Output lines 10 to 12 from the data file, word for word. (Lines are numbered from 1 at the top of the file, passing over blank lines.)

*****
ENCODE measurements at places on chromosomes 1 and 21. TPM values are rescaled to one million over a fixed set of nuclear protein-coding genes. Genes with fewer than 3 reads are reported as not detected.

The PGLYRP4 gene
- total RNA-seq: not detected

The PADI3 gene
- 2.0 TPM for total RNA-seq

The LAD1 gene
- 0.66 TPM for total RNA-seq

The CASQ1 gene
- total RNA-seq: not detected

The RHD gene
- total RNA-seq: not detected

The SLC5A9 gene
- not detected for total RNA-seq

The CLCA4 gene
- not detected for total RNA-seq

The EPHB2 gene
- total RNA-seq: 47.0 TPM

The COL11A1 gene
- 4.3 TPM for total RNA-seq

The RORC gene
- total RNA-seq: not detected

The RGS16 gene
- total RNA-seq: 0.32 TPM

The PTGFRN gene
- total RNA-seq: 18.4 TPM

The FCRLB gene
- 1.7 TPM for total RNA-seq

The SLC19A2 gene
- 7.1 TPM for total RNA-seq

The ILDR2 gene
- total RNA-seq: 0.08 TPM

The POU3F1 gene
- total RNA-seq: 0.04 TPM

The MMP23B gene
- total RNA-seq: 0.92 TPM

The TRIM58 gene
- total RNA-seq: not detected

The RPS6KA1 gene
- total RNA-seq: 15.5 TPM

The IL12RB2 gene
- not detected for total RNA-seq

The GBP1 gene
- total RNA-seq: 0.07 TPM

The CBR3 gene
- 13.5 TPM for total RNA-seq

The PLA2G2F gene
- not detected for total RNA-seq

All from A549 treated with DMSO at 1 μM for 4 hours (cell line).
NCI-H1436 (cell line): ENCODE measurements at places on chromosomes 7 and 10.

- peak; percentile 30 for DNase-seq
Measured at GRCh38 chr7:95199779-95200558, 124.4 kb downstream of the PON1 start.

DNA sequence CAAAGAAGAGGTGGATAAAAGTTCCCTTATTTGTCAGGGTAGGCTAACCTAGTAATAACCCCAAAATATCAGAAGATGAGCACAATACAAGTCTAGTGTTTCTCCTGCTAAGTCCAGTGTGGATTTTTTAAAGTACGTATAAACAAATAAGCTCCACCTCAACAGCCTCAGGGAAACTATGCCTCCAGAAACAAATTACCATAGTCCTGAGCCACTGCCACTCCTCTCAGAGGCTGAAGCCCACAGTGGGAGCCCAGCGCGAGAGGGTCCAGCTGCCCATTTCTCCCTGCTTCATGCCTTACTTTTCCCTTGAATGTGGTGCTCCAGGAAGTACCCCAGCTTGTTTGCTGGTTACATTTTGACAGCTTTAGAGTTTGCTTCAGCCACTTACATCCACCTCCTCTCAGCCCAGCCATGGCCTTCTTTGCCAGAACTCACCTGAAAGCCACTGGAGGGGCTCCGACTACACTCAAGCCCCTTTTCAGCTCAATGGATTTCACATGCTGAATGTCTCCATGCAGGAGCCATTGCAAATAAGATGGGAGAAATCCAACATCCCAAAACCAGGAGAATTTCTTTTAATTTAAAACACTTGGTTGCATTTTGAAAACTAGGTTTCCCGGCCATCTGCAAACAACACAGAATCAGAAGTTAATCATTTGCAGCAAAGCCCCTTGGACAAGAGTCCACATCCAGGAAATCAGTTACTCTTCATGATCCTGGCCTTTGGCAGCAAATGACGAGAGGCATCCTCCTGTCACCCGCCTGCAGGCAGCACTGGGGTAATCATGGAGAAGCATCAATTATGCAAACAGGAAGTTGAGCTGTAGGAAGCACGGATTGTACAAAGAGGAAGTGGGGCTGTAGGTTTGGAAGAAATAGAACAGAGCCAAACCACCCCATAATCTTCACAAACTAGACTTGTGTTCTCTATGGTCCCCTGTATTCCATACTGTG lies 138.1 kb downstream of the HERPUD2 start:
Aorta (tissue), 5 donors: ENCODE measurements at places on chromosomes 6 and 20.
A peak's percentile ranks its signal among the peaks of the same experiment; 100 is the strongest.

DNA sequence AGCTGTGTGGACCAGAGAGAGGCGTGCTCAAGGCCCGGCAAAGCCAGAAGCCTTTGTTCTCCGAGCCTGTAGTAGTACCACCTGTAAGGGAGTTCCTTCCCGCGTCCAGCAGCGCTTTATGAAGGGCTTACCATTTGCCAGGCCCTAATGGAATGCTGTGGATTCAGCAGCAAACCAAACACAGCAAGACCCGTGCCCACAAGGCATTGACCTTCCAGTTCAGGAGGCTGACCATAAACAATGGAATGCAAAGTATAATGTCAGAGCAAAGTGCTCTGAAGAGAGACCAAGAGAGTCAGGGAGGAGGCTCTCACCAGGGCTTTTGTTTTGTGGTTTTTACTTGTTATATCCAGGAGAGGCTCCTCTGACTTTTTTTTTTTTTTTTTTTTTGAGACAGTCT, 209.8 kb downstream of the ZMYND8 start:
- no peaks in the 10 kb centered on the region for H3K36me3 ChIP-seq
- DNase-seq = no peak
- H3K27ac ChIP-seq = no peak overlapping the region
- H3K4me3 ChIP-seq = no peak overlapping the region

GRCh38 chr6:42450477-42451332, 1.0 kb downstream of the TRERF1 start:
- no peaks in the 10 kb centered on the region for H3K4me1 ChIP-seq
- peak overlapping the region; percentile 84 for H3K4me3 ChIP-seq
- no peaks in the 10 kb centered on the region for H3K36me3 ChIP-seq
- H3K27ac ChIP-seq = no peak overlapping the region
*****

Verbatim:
The RHD gene
- total RNA-seq: not detected

The SLC5A9 gene